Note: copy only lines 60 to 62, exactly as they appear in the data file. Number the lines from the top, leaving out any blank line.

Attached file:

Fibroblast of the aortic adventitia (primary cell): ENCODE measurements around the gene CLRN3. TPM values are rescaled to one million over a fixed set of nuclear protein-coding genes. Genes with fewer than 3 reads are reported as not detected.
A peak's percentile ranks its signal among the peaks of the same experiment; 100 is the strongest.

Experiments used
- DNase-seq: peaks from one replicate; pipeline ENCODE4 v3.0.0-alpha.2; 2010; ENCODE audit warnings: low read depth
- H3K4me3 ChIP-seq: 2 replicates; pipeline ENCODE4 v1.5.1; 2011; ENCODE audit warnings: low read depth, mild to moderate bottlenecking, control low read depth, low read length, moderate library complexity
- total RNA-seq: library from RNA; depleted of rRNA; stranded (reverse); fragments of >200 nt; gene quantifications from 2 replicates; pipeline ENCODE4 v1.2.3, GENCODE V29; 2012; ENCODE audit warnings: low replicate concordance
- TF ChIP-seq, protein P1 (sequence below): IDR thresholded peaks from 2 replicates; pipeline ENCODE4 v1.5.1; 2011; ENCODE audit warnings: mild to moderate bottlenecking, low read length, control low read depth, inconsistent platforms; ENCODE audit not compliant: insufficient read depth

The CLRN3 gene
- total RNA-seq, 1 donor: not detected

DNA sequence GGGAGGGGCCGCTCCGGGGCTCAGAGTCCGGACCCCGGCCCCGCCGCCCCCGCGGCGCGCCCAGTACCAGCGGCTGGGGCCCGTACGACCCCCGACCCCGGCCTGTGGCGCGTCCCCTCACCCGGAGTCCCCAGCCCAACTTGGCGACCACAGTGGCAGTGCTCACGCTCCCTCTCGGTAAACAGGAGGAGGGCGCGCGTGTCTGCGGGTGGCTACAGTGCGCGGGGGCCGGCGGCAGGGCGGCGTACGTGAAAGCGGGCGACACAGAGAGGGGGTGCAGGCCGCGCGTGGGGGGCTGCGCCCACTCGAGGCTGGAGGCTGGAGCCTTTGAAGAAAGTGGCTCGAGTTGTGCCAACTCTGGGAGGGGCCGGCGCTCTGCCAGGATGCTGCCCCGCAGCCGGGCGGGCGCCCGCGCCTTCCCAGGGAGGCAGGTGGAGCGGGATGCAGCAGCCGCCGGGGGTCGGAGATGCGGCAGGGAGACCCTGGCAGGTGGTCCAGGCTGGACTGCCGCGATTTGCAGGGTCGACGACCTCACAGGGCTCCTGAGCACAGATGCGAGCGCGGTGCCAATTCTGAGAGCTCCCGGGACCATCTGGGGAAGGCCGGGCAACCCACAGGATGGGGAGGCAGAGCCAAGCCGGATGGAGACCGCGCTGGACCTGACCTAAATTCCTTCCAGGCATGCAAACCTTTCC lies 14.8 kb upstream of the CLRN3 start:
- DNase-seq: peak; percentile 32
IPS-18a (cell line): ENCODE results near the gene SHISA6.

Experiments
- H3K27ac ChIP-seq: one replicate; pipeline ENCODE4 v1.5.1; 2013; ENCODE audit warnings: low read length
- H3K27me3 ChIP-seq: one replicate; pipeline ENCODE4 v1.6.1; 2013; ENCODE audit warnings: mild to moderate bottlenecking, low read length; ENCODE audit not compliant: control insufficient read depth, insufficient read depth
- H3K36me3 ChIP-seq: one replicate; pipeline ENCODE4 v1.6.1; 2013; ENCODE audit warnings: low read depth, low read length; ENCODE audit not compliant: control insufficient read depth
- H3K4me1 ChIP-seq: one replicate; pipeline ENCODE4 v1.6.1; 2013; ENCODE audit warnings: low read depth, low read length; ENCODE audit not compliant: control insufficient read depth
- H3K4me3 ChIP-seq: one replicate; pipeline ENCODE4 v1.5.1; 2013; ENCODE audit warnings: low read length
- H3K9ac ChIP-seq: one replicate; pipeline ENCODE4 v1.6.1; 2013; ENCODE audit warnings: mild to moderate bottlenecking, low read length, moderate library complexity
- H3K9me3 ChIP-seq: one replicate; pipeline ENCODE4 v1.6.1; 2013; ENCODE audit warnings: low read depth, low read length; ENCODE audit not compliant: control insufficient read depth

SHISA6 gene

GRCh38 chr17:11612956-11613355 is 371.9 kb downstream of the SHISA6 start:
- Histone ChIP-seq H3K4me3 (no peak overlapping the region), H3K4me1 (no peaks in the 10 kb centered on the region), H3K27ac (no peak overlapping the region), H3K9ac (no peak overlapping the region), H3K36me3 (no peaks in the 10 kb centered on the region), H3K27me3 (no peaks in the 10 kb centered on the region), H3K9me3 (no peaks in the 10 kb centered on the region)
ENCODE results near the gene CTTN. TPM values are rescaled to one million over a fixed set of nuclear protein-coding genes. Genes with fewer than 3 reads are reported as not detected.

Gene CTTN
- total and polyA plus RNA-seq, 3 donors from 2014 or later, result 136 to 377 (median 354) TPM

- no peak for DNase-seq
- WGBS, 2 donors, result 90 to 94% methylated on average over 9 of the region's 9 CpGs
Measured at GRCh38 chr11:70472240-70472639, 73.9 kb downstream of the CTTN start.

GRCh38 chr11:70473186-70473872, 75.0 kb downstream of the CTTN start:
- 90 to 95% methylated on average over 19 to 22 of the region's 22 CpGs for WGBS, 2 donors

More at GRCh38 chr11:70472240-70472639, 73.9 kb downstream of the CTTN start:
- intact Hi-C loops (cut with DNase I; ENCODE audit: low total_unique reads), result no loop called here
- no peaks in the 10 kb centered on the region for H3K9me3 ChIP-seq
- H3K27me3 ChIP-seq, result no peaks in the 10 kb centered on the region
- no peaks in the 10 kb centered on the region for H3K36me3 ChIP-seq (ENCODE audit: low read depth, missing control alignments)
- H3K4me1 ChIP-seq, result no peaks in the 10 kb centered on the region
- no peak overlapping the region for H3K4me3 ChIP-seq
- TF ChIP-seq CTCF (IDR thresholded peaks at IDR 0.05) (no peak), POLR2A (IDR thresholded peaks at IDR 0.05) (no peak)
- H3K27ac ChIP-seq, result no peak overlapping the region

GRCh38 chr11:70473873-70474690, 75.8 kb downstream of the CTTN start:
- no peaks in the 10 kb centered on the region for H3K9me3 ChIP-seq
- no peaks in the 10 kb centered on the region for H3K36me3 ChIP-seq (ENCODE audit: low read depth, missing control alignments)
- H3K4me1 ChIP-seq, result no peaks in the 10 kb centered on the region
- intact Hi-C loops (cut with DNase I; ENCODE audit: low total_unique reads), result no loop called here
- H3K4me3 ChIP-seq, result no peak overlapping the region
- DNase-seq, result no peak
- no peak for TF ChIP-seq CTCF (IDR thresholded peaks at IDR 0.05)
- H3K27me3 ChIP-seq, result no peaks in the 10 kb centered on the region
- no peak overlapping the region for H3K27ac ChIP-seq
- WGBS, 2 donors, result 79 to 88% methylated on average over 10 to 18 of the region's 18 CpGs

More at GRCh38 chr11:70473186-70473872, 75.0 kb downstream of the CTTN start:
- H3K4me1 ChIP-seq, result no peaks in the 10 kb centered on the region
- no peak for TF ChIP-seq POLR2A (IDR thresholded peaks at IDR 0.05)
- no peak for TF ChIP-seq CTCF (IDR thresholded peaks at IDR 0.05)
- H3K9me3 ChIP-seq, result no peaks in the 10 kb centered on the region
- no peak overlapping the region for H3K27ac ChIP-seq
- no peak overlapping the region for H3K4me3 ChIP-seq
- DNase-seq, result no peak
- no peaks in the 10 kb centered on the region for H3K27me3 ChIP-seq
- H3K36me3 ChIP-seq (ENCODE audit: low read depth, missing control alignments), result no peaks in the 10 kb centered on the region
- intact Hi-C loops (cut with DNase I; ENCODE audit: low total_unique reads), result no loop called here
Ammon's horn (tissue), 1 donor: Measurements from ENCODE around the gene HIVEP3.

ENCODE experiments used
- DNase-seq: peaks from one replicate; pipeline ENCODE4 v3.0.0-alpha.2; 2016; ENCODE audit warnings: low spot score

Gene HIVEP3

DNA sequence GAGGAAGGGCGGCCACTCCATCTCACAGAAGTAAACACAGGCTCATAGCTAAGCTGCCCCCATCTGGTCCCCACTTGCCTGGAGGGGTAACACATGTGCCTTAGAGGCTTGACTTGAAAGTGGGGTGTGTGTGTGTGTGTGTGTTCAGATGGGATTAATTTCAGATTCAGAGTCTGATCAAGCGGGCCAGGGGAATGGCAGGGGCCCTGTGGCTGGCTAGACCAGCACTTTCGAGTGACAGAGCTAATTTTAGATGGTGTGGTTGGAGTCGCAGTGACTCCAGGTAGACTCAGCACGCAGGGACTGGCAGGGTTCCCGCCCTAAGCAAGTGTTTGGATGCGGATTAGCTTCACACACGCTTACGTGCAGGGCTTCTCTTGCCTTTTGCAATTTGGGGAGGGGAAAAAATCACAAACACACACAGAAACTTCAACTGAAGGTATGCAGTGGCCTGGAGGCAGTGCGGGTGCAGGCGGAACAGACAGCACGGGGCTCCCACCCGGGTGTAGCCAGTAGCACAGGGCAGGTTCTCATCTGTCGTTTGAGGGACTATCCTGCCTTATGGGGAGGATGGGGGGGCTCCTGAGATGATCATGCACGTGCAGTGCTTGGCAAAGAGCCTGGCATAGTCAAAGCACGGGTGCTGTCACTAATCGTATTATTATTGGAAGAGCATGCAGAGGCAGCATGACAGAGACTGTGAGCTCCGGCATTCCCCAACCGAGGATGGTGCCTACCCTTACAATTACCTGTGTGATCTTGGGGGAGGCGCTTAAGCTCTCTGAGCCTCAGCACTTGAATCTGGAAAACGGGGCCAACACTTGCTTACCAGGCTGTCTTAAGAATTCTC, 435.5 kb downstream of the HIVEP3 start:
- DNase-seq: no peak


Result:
- no peaks in the 10 kb centered on the region for H3K27me3 ChIP-seq
- H3K36me3 ChIP-seq (ENCODE audit: low read depth, missing control alignments), result no peaks in the 10 kb centered on the region
- intact Hi-C loops (cut with DNase I; ENCODE audit: low total_unique reads), result no loop called here